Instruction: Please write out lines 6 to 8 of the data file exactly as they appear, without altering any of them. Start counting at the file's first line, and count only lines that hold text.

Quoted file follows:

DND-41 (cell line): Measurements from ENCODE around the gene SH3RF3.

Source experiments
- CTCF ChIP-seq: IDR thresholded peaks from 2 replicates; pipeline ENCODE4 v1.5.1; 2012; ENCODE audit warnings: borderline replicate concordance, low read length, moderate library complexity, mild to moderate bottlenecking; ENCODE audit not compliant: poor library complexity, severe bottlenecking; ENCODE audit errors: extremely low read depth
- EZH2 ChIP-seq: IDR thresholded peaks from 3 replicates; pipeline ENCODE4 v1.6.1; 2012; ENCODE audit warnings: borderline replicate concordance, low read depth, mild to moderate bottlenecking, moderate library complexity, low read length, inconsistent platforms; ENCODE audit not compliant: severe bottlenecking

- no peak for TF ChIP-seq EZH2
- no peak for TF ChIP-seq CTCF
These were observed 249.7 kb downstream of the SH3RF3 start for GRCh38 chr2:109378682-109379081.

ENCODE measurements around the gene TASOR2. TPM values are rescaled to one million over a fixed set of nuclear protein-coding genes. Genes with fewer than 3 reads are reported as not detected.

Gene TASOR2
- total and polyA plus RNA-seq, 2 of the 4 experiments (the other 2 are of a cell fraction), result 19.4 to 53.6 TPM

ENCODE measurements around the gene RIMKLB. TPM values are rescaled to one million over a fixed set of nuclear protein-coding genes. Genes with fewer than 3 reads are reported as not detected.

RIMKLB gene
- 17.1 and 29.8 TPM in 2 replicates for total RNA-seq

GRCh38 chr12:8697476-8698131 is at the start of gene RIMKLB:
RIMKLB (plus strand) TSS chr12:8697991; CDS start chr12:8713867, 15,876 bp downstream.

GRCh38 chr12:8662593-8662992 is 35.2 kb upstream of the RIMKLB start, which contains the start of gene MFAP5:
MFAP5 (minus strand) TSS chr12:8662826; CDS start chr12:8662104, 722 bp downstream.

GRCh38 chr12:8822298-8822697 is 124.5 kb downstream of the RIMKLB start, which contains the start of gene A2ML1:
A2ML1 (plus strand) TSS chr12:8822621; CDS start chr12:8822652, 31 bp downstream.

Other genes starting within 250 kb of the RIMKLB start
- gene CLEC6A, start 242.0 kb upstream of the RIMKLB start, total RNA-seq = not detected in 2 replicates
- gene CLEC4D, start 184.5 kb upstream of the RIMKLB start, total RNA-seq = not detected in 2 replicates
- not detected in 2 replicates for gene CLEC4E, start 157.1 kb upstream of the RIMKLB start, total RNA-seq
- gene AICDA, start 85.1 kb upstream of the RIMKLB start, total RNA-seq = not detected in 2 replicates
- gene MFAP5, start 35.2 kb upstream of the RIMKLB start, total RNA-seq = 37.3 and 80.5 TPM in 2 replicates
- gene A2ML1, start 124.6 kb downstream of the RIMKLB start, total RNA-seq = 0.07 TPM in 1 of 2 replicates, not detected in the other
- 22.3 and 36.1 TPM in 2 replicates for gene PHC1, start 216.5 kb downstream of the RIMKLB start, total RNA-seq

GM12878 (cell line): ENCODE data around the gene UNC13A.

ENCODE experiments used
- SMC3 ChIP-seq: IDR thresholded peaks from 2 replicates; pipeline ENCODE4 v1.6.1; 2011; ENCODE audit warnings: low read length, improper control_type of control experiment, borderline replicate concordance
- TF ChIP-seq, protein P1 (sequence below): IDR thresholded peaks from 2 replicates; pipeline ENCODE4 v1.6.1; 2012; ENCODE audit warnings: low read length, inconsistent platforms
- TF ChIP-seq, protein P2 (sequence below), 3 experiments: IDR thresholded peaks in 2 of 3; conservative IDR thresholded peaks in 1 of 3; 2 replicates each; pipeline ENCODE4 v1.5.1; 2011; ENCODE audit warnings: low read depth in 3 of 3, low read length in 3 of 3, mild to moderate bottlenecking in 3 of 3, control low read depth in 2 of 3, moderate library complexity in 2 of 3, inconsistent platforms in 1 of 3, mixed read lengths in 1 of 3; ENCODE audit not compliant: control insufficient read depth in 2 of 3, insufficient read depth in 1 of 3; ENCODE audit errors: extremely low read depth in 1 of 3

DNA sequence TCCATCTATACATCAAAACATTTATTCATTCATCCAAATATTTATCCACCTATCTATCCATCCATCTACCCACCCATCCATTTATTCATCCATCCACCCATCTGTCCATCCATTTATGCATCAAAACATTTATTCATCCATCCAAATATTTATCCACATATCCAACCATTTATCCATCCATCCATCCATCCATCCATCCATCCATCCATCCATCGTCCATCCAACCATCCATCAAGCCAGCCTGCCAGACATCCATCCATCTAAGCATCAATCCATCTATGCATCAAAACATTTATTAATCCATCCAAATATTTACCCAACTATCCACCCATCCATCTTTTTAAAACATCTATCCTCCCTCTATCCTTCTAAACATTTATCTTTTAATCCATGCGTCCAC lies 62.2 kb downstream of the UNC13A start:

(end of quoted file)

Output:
- no peak for TF ChIP-seq CTCF
These were observed 249.7 kb downstream of the SH3RF3 start for GRCh38 chr2:109378682-109379081.

ENCODE measurements around the gene TASOR2. TPM values are rescaled to one million over a fixed set of nuclear protein-coding genes. Genes with fewer than 3 reads are reported as not detected.